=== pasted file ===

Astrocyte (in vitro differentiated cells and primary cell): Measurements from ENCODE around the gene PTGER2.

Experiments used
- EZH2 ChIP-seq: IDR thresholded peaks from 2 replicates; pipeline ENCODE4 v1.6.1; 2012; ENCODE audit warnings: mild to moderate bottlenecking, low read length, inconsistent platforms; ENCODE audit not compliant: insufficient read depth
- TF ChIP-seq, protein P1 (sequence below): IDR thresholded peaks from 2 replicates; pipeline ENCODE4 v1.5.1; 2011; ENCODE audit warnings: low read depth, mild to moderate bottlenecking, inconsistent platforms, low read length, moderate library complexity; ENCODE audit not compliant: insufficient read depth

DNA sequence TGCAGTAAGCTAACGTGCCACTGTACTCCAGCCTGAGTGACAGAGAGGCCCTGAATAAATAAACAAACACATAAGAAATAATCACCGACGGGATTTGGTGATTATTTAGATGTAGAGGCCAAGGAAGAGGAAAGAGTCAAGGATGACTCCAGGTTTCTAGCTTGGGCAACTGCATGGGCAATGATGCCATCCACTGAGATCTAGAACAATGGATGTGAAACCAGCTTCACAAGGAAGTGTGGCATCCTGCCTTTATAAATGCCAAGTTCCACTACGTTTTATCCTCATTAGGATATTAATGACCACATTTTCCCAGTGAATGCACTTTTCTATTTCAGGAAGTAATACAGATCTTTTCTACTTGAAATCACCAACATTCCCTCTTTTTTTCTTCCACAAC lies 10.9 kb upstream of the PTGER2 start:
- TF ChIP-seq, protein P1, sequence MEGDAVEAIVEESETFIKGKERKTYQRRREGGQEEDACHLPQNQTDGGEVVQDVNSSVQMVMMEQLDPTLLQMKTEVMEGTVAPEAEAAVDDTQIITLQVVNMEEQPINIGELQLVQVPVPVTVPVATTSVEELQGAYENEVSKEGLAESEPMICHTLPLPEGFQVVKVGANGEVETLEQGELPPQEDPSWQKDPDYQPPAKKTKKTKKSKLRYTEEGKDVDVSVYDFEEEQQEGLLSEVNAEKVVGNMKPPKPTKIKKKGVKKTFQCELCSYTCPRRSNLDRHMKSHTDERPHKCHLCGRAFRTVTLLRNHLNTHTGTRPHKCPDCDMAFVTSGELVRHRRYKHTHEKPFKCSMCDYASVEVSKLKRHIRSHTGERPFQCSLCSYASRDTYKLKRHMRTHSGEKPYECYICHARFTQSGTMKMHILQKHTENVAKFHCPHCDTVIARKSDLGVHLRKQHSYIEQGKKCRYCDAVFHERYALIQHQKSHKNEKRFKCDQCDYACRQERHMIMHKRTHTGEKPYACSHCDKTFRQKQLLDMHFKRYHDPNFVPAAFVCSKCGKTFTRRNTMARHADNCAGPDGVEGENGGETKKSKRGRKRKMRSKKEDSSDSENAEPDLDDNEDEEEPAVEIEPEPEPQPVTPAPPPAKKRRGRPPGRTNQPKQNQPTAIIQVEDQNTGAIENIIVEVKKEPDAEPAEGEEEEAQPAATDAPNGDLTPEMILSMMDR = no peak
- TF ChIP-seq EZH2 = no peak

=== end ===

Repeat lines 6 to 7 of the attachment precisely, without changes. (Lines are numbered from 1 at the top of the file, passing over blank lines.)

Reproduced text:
- TF ChIP-seq, protein P1, sequence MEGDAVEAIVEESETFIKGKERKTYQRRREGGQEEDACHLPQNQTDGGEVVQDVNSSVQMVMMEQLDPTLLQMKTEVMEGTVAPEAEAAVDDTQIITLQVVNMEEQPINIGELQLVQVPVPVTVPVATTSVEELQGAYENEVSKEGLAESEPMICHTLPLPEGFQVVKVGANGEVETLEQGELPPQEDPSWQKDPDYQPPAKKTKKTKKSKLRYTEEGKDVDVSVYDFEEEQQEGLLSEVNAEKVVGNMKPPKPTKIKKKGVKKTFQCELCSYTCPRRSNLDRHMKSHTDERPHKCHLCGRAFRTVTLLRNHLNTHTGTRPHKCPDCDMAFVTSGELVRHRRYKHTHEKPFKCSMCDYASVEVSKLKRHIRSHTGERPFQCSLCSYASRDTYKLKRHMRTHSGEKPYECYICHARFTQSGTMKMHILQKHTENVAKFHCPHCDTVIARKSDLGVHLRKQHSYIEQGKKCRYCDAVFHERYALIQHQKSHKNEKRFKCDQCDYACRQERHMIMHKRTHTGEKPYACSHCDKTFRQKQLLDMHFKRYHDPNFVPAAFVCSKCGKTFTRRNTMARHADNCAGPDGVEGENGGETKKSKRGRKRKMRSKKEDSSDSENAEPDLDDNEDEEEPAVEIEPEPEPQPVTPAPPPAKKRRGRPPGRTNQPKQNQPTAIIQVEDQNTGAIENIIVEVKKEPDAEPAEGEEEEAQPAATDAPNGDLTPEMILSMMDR = no peak
- TF ChIP-seq EZH2 = no peak